The Note 5’s body is ever so slightly boxier than the S6’s more rounded edges, but from the front looks alike. Turning it around, though, reveals the company’s secret weapon: a glass back plate that curves inward towards the bezel, not unlike the display on the Galaxy S6 edge and its larger edge+ counterpart. And while having an infinity pool display is little more than a technology demo (albeit a pretty impressive one), the same design on the back allows the hand to grip and rest one’s fingers along the edges more easily. Holding the Galaxy Note 5 is surprisingly easy as a result, despite the typically slippery nature of glass and metal.
Samsung hasn’t changed anything from last year’s Note 4 — which was also covered in a metal frame — in terms of button placement. The left-side volume down button rests slightly above the alignment of the right-side power button, avoiding situations where turning on the phone would inadvertently lower the volume.
The home button, which doubles as a fingerprint sensor, is slightly more “clicky” than the Note 4’s, but Samsung’s insistence on switching the location of the typical back and multitasking buttons still irks all these years later. It feels like change for change sake, and doesn’t add anything to the experience, especially when transitioning from nearly any other Android smartphone.
The phone has a couple of tricks up its sleeve to minimize discomfort when used in one hand. A holdover from 2013-era Galaxy devices, it’s still possible to swipe down on a window from the top left to resize the entire app, but even more useful is the ability to triple-click on the home button to resize the entire UI, including the keyboard. I still personally prefer the size of the 5.1-inch Galaxy S6, but there is no getting around the fact that the Note 5’s 5.7-inch display is superior for watching media.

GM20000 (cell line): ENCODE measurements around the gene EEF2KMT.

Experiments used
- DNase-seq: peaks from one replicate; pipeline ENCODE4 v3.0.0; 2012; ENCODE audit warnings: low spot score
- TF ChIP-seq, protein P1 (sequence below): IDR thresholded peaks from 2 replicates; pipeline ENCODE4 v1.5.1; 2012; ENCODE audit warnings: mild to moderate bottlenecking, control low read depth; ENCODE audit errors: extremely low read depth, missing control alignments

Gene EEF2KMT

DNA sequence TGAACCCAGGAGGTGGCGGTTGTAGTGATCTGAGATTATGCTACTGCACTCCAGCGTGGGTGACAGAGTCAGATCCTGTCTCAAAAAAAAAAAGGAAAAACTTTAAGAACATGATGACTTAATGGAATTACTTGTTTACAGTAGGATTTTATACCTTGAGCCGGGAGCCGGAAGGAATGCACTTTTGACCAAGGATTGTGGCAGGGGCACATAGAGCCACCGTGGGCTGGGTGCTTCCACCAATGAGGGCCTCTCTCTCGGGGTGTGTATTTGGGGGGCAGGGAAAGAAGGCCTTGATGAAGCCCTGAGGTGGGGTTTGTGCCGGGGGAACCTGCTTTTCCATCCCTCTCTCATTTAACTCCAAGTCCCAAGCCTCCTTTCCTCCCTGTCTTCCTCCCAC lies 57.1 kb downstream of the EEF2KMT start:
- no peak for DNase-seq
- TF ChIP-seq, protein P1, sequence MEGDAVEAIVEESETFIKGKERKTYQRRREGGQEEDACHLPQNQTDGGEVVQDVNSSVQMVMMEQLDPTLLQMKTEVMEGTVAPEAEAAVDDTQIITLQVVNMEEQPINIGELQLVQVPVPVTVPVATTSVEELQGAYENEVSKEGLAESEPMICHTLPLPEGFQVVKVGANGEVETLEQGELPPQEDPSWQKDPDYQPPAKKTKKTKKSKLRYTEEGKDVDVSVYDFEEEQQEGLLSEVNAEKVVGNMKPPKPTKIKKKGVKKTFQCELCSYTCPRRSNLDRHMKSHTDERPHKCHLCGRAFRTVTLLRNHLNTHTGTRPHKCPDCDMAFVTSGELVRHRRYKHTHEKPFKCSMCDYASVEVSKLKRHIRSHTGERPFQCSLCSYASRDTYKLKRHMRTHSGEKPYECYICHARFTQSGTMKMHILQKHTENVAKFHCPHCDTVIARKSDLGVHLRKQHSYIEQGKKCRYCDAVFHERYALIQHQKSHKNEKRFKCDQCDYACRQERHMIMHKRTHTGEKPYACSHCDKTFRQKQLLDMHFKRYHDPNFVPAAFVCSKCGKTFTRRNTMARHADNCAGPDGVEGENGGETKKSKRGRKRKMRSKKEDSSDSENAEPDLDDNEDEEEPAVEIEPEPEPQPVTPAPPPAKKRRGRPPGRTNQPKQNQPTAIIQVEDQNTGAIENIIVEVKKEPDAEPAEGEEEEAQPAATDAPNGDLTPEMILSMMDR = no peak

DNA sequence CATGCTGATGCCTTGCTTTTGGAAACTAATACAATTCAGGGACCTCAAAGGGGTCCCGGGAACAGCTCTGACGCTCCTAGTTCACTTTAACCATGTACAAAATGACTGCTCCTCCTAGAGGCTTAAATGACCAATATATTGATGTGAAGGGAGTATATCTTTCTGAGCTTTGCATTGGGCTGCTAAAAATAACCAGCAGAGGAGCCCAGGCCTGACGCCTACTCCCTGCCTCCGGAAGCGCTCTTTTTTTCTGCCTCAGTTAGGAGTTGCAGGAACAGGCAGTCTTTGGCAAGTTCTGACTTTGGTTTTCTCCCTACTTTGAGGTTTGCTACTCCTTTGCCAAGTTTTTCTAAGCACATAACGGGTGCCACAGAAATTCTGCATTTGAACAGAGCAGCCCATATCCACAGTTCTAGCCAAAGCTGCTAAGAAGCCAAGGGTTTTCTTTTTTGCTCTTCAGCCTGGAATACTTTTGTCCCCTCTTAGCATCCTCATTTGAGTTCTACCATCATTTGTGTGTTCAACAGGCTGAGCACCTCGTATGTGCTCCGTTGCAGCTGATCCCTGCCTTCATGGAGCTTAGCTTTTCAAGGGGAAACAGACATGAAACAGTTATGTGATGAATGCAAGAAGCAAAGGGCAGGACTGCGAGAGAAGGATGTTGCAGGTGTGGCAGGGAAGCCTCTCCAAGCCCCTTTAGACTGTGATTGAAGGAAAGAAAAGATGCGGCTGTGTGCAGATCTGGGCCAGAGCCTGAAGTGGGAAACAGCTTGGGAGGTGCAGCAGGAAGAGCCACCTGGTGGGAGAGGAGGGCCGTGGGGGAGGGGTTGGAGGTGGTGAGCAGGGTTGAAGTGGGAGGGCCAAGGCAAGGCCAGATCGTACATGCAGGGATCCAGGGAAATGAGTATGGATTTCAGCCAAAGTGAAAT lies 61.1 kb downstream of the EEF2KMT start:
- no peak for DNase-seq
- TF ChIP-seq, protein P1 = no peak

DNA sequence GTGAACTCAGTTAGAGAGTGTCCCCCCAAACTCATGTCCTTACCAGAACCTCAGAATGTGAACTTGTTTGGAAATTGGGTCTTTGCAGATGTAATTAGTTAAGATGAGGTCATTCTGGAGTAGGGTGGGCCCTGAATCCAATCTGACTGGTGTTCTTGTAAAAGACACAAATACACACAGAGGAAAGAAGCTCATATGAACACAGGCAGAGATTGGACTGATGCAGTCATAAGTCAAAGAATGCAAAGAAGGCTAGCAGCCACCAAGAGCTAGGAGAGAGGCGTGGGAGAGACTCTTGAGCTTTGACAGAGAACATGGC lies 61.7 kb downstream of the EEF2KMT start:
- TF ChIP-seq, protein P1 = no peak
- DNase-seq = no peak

Performance & Software
In many ways, the Note 5 runs the same software as the Galaxy S6 — or what the Galaxy S6 can look forward to once it is upgraded to Android 5.1.1.
There aren’t a lot of surprises here, largely because Samsung has shown restraint in how many changes it’s made between versions. This is clearly the best TouchWiz variant ever, with smooth, lush performance that is unrivalled on Android.
I decided to delay this review by a week to find out whether the software issues reported by others — mainly in the U.S. — carried over to the Canadian version. While few visual changes are evident between Note 5 variants across carriers, it appears that the Canadian version is free from the memory and aggressive task-killing issues plaguing the U.S. variants. My Telus-branded device shipped with just one carrier app, along with Samsung’s retinue of first-party experiences, including the oft-derided Galaxy Apps store, and a number of Microsoft apps, including Word, PowerPoint, Excel, OneNote and OneDrive.
I happen to have a Galaxy S6 running Android 5.1.1, and while there aren’t many features separating it from the Note 5, a couple big ones crop up in the camera app: RAW photo capture, and the ability to set manual shutter speed. These aren’t major inclusions, especially since Samsung has decided to support Google’s Camera2 API across all of its devices on Android 5.1.1, so third-party apps can make up the difference.